[cvsnt] Re: chacl problem configuring access to individual files

Michael Wojcik Michael.Wojcik at microfocus.com
Fri Apr 28 17:58:36 BST 2006

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> From: cvsnt-bounces at cvsnt.org 
> [mailto:cvsnt-bounces at cvsnt.org] On Behalf Of Gerhard Fiedler
> Sent: Friday, 28 April, 2006 11:01
> Oliver Koltermann wrote:
> > If I remember correctly, the normal way it is interpreted on *nix
> > that directory write gives the right to create/modify the directory
> > entries, e.g. adding new files. The access of existing files is
> > determined by the files permission. There is no specific-to-general
> > relation as you assumed.
> I kind of disagree with the last sentence. If you have the right to
> new files in a directory (that is, write permission for the
directory), you
> by inheritance have the right to write to the files in that directory
> unless there is a more specific permission set on a file that
prohibits you
> from writing (or vice versa). I think that's the same on *ix and WinNT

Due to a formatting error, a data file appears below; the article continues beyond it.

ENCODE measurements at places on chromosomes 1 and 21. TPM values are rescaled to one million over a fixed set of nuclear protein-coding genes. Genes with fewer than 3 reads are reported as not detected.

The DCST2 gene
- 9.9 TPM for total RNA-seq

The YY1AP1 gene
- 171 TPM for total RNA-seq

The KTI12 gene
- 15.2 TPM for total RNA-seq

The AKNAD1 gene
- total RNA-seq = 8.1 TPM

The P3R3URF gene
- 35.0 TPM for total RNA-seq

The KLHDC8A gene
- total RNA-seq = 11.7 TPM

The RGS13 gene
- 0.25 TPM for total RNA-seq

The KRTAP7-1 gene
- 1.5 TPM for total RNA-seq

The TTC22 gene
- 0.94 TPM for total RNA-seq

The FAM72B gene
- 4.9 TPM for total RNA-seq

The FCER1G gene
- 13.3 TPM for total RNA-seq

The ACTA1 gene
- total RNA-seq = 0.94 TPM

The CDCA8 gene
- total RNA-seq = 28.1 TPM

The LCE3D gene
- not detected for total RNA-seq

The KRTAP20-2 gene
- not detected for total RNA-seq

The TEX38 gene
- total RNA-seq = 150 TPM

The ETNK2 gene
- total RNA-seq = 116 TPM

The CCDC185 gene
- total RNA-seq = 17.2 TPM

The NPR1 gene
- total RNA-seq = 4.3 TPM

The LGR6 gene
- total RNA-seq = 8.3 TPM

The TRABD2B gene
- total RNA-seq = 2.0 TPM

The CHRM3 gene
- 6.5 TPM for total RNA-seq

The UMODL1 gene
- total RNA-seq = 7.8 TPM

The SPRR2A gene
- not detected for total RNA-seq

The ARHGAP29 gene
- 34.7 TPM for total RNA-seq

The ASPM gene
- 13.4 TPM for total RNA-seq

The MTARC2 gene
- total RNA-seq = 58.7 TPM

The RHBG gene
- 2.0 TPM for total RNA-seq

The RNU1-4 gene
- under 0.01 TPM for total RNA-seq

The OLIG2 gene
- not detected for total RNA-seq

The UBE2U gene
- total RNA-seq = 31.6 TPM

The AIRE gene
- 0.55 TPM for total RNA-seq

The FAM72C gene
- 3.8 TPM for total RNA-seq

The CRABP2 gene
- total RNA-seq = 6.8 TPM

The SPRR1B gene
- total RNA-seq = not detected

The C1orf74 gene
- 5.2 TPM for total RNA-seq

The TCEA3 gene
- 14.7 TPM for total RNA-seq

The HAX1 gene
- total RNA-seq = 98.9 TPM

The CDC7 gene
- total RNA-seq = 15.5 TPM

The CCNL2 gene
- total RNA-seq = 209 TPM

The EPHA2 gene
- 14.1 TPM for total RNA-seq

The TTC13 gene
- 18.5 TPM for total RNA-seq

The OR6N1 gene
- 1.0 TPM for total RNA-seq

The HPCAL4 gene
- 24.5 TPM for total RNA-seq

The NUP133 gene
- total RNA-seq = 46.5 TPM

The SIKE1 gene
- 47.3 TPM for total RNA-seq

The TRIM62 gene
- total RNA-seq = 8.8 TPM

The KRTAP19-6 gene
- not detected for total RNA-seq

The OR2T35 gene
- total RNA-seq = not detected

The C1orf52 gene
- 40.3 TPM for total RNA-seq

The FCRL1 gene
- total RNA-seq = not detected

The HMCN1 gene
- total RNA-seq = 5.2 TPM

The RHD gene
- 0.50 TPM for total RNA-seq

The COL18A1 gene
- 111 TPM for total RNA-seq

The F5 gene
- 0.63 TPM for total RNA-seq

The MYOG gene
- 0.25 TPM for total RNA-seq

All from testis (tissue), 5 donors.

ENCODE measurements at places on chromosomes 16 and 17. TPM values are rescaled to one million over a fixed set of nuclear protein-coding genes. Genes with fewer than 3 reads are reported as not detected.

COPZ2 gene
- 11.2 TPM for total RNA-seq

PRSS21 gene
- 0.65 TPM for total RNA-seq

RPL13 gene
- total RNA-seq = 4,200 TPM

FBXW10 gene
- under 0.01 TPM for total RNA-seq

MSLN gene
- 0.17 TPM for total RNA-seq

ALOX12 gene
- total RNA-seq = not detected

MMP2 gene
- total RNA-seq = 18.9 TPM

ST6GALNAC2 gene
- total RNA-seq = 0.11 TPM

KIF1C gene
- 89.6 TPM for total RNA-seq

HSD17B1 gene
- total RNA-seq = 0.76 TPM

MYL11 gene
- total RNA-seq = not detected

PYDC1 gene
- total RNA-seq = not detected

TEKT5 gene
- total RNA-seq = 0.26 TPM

> systems. That's the specific-to-general rule I was talking about.

Not for traditional Unix filesystem permissions.  Those have no
inheritance mechanism at all (except for the very limited "sticky bit"
special case for directories).  Traditional Unix filesystem permissions
cannot be omitted; a given user does or does not have a permission to
perform a given action.

For any given user and any given filesystem object in a traditional Unix
permissions model, exactly one of the {owner, group, other} mode bit
vectors will apply.  That vector then determines which types of access
are allowed.  Each type of access (write, read, and execute/traverse) is
a bit, so the only options are "granted" or "denied".

Michael Wojcik
Principal Software Systems Developer, Micro Focus

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